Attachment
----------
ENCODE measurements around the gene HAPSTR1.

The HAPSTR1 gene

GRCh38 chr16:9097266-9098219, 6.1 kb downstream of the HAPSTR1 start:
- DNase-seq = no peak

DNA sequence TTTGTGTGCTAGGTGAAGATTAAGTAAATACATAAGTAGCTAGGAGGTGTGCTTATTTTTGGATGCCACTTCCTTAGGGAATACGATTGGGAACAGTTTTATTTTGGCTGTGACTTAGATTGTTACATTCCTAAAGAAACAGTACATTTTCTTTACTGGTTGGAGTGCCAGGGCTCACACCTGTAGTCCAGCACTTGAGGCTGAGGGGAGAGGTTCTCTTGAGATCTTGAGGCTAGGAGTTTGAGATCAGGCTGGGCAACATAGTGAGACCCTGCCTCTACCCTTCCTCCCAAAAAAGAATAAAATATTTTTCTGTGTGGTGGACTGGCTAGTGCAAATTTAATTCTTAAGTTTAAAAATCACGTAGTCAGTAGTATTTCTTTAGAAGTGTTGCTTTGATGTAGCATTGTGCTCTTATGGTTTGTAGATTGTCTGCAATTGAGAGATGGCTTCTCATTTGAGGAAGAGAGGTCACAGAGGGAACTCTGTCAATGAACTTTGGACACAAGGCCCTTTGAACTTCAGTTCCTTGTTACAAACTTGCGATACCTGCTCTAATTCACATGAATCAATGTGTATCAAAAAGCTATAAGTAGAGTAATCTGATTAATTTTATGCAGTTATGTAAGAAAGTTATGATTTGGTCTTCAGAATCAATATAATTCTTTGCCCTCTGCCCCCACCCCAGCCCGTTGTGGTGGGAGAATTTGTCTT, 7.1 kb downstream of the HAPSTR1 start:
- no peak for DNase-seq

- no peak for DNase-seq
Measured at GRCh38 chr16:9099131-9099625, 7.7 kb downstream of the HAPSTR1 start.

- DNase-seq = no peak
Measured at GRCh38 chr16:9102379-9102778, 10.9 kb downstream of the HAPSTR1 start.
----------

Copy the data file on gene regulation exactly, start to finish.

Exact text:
ENCODE measurements around the gene HAPSTR1.

The HAPSTR1 gene

GRCh38 chr16:9097266-9098219, 6.1 kb downstream of the HAPSTR1 start:
- DNase-seq = no peak

DNA sequence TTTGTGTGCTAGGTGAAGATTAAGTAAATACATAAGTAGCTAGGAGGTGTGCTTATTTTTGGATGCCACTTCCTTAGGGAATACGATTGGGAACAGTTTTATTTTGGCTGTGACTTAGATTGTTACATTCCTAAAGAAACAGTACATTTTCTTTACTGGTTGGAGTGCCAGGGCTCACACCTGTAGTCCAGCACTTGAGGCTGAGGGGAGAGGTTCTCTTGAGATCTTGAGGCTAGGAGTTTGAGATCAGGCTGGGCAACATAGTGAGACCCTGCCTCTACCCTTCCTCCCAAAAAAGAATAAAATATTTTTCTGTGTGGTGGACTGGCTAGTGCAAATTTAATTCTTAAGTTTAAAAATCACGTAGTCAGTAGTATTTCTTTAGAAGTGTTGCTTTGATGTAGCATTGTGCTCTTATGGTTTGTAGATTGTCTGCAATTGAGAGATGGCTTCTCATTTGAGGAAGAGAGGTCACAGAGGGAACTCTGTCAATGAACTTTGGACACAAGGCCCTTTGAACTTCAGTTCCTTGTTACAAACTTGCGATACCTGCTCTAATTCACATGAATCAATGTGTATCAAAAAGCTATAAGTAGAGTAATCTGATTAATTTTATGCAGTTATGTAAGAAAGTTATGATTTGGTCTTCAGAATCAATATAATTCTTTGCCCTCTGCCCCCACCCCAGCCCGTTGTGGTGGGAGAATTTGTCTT, 7.1 kb downstream of the HAPSTR1 start:
- no peak for DNase-seq

- no peak for DNase-seq
Measured at GRCh38 chr16:9099131-9099625, 7.7 kb downstream of the HAPSTR1 start.

- DNase-seq = no peak
Measured at GRCh38 chr16:9102379-9102778, 10.9 kb downstream of the HAPSTR1 start.